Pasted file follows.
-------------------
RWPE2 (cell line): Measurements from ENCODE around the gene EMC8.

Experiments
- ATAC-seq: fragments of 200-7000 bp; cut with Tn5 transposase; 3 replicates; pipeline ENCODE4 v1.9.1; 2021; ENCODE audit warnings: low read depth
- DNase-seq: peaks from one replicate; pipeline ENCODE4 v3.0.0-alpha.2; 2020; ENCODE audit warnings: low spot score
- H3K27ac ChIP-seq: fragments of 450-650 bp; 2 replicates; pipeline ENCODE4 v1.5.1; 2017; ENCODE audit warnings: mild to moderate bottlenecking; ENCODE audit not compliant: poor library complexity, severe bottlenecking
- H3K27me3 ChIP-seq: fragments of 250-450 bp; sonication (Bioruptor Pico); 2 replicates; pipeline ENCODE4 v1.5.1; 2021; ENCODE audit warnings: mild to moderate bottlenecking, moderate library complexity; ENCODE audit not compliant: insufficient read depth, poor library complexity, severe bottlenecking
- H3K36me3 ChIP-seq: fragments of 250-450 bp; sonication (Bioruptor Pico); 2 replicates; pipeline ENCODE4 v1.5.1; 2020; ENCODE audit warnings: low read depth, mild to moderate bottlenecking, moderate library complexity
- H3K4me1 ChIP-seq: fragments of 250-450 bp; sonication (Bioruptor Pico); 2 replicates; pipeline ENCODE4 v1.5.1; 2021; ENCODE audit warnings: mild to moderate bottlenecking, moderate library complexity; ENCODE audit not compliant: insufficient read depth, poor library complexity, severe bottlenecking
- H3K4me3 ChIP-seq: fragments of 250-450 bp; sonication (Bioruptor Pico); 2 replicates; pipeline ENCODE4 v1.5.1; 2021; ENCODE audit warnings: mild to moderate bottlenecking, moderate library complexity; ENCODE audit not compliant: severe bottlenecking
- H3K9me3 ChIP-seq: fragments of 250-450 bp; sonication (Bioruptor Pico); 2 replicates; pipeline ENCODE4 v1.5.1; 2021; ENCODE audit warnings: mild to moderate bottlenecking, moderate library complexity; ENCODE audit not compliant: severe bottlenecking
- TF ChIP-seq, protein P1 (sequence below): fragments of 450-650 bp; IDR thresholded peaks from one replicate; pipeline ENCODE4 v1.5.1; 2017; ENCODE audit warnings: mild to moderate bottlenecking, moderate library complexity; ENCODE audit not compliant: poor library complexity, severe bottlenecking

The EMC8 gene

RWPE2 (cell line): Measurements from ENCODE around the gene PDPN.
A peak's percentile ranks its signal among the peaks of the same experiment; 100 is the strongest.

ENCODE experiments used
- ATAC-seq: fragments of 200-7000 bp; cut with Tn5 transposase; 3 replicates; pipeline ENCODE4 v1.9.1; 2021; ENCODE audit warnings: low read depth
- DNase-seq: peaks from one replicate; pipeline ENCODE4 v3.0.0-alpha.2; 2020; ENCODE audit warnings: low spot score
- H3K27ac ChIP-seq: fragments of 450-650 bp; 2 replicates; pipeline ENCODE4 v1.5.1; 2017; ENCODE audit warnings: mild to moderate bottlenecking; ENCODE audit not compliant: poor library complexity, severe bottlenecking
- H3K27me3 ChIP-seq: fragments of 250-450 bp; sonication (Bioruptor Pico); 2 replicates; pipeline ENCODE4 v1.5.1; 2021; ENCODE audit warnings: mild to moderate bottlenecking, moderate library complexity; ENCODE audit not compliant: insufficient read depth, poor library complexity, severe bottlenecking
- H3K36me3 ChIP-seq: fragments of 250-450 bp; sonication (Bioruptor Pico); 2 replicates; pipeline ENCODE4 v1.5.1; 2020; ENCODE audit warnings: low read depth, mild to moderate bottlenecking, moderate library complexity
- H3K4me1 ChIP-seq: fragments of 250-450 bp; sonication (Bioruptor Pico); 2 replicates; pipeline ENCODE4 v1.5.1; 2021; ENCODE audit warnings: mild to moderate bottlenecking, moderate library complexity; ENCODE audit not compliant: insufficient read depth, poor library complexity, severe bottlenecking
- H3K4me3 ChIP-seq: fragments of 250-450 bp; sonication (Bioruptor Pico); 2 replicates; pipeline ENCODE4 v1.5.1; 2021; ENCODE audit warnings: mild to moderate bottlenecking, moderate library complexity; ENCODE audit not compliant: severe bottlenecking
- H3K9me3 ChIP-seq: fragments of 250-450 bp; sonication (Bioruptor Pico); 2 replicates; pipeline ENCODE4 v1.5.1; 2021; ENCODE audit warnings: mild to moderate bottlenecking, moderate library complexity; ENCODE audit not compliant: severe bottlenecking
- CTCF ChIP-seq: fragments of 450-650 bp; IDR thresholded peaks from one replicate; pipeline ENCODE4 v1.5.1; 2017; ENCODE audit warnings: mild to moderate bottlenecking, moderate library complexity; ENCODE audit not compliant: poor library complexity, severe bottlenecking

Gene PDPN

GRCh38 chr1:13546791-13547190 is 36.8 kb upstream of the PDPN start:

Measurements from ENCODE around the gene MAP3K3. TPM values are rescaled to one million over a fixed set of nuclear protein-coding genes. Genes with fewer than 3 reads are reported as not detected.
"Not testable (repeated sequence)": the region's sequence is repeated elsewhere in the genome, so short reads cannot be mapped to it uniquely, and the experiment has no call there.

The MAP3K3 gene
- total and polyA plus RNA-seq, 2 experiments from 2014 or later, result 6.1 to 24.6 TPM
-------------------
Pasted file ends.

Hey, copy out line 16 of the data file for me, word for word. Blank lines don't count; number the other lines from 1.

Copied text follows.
- ATAC-seq: fragments of 200-7000 bp; cut with Tn5 transposase; 3 replicates; pipeline ENCODE4 v1.9.1; 2021; ENCODE audit warnings: low read depth